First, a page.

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Interactive Video for Teaching and Learning

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Why use video in your classes? Introduction to some concept or phenomena
Demonstration of problem solving
Illustration of a technique or approach
Inclusion of alternative viewpoints or perspectives
Evaluation of the source (the video content itself)

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Interactive Video for Teaching and Learning

  1. 1. Professor Kristen Sosulski, Ed.D New York University Stern School of Business @sosulski ks123@nyu.edu kristensosulski.com
  2. 2. About Us The Education Group @ The W.R. Berkley Innovation Lab partners with the Stern faculty in the exploration of new models of teaching and learning. We partner with faculty and academic groups to advance the teaching and learning activities within courses and programs through the purposeful use of technology. http://stern.nyu.edu/citl | ilabed@stern.nyu.edu | Tisch Suite 400
  3. 3. Introduction • Many universities and colleges support faculty in the development of robust video lectures. Short videos can replace long lectures. • However, how does one know if students are actually watching the videos? • The Education Group @ the W.R. Berkley Innovation Lab evaluated several interactive video solutions. 3
  4. 4. Why use video in your course? Why use any resource in your course? 4
  5. 5. Why use video in your classes? • Introduction to some concept or phenomena • Demonstration of problem solving • Illustration of a technique or approach • Inclusion of alternative viewpoints or perspectives • Evaluation of the source (the video content itself) 5
  6. 6. When assigning a resource, what is the expectation on the part of the student? Example 1 Watch these three videos (link 1) (link 2) (link 3) in advance of class 3 Example 2 Watch these three videos (link 1) (link 2) (link 3) in advance of class 3. As you watch the videos consider the following questions: Q1, Q2, & Q3. 6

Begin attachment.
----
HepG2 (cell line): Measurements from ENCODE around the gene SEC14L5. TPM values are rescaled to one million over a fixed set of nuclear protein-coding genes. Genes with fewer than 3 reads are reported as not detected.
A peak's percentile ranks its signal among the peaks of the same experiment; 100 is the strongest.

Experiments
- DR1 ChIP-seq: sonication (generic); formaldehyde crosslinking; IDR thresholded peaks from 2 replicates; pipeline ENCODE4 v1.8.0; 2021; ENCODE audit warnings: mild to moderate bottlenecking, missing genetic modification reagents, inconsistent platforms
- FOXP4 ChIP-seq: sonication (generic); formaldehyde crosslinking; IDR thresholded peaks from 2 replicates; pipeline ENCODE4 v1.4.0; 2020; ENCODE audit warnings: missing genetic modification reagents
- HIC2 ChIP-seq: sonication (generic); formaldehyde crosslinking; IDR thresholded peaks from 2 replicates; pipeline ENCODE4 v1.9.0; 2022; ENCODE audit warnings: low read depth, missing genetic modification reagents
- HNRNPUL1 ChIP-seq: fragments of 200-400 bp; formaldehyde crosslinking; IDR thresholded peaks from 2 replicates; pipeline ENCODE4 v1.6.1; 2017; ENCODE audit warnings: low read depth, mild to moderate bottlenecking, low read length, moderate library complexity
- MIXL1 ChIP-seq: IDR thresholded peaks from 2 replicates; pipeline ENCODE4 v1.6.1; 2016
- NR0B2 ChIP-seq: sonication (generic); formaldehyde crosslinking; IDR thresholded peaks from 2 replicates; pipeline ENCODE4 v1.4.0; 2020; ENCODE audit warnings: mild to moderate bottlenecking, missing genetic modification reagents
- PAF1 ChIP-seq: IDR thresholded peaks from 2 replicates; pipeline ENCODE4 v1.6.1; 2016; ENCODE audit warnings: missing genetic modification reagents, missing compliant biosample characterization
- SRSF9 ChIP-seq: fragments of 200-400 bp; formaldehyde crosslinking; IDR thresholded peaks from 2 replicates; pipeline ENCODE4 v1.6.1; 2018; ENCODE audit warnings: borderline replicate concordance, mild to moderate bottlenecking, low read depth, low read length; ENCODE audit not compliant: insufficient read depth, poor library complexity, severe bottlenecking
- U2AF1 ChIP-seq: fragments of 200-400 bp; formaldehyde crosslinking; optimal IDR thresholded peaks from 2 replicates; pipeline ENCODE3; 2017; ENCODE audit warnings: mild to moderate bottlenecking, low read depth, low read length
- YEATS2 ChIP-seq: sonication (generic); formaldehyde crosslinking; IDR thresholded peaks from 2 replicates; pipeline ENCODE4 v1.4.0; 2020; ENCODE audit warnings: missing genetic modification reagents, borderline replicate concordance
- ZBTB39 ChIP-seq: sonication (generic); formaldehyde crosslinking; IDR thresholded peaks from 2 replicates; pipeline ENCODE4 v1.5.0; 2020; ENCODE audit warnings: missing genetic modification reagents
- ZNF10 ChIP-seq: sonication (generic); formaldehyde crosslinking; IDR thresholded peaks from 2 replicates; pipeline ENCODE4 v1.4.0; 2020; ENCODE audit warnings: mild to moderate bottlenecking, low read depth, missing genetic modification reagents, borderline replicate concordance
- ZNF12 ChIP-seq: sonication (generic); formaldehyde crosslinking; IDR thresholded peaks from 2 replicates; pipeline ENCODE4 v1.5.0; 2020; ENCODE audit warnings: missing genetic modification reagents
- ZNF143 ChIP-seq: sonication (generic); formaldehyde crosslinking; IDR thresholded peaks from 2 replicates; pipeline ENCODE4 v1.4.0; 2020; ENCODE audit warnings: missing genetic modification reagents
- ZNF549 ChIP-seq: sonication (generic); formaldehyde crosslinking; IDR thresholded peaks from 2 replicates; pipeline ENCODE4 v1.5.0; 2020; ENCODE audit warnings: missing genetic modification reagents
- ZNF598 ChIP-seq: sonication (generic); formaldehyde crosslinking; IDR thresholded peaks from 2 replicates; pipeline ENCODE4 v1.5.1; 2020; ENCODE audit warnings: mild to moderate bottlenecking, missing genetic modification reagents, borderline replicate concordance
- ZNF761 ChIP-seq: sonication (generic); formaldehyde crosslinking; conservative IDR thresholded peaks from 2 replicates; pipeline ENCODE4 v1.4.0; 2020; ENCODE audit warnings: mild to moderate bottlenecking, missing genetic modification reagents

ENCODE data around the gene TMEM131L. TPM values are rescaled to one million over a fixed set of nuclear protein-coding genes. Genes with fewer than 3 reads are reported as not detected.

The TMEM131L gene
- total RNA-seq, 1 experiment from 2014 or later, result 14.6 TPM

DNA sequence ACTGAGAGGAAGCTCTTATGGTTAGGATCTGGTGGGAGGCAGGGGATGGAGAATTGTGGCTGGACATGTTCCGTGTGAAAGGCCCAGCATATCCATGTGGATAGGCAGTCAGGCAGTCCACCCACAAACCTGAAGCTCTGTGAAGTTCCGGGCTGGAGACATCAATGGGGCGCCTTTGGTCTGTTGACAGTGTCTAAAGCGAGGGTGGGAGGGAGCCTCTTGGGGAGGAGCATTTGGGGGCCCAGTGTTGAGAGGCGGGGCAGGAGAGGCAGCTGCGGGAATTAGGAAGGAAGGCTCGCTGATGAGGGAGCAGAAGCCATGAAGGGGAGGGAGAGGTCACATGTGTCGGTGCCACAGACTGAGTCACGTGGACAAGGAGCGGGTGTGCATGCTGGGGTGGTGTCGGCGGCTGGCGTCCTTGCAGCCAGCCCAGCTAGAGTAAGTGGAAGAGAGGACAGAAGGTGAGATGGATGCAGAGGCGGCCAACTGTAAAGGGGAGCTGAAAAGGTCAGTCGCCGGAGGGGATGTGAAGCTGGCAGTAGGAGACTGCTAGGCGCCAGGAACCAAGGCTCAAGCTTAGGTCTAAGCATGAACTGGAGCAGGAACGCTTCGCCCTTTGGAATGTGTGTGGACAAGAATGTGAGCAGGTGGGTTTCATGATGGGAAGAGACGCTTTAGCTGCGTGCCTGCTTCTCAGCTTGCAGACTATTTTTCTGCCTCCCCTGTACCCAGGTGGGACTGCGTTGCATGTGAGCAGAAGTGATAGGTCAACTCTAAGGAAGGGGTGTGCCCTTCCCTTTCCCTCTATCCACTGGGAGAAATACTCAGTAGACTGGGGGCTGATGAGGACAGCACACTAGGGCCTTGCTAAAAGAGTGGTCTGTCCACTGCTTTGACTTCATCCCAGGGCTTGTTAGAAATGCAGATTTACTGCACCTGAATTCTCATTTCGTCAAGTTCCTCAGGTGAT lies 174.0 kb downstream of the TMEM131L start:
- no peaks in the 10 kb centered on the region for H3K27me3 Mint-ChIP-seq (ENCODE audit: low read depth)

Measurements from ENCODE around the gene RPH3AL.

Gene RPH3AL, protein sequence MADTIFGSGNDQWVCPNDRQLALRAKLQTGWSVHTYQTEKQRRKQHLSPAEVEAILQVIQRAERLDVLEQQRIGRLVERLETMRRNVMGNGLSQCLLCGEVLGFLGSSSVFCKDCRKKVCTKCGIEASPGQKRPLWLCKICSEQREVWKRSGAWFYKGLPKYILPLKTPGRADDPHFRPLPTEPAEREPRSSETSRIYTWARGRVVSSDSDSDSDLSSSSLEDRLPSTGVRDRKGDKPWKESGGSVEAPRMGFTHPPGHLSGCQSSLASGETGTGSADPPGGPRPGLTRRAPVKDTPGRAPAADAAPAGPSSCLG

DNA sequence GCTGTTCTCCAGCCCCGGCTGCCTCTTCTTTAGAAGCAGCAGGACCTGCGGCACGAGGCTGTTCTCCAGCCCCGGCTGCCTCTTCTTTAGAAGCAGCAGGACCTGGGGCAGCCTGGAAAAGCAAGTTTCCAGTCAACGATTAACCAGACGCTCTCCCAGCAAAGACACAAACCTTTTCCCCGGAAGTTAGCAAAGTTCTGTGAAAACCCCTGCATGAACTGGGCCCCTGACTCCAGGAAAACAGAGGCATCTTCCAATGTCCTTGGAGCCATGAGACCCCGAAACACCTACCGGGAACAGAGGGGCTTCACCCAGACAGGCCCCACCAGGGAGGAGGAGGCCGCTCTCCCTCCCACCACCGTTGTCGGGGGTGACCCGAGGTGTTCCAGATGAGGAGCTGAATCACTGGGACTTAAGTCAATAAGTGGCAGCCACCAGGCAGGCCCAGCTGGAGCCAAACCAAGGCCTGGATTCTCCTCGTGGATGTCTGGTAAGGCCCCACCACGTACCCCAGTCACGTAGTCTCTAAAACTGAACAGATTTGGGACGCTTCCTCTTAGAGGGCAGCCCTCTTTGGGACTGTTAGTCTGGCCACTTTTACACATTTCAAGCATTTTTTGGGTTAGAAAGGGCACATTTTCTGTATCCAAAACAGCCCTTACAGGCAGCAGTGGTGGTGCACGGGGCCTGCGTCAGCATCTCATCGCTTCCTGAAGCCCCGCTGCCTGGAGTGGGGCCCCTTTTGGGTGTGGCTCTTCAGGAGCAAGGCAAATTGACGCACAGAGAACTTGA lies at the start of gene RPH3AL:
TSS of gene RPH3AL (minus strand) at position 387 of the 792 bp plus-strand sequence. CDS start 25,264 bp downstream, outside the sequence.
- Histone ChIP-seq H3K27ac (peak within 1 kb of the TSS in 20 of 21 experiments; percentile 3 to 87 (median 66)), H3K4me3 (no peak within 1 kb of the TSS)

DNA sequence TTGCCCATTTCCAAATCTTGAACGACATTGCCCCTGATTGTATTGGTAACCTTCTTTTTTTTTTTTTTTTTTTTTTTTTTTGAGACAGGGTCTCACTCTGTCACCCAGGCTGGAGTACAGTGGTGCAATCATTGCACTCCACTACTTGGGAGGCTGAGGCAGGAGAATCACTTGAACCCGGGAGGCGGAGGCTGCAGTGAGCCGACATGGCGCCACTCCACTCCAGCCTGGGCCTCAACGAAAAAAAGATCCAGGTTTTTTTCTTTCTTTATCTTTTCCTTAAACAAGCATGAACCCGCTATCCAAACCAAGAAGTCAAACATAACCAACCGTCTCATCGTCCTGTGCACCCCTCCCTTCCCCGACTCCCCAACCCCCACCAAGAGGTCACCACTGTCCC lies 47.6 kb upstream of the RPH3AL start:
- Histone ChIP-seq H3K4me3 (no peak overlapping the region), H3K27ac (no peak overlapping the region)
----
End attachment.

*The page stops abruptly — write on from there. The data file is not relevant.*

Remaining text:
7. 7. When assigning a resource, what is the expectation on the part of the student? Example 3 Watch these three videos (link 1) (link 2) (link 3) in advance of class 3. As you watch the videos consider the following questions: Q1, Q2, Q3. Draft a one page summary of your responses to the questions. Example 4 Watch these three videos (link 1) (link 2) (link 3) in advance of class 3. As you watch the videos consider the following questions: Q1, Q2, Q3. Draft a one page summary of your responses to the questions. Submit your responses before class 3. 7
  8. 8. Use case #1: The black box approach Faculty distributes video link to students Students watch the video Faculty reference video in class 8
  9. 9. The educational challenges • Preparation • Understanding • Integration 9
  10. 10. How can we address these challenges? • Preparation  Required deliverable • Understanding  Question / prompts / tests • Integration  Discussion 10
  11. 11. Use case #2: The transparent approach Faculty distributes video link to students Students watch video Students answer questions in the video Faculty review students answers Faculty address student pitfalls in class 11
  12. 12. Imagine if we could gather insight their preparation and understanding as students watched the videos? Interactive videos provide 1. opportunities for students to actively participate in the video lecture by responding to question and discussion prompts 2. robust analytics that show data by student including responses to questions, viewing time, date / time viewed, 3. the ability for students to rate the video and for faculty to incorporate the results into their teaching, and 4. opportunities for students to comment and generate discussion around the content and concepts viewed. 12
  13. 13. Products reviewed • Zaption • eduCanon • Edpuzzle • Exaltive 13
  14. 14. Our favorite is ZAPTION! 14
  15. 15. HOW DOES IT WORK? 15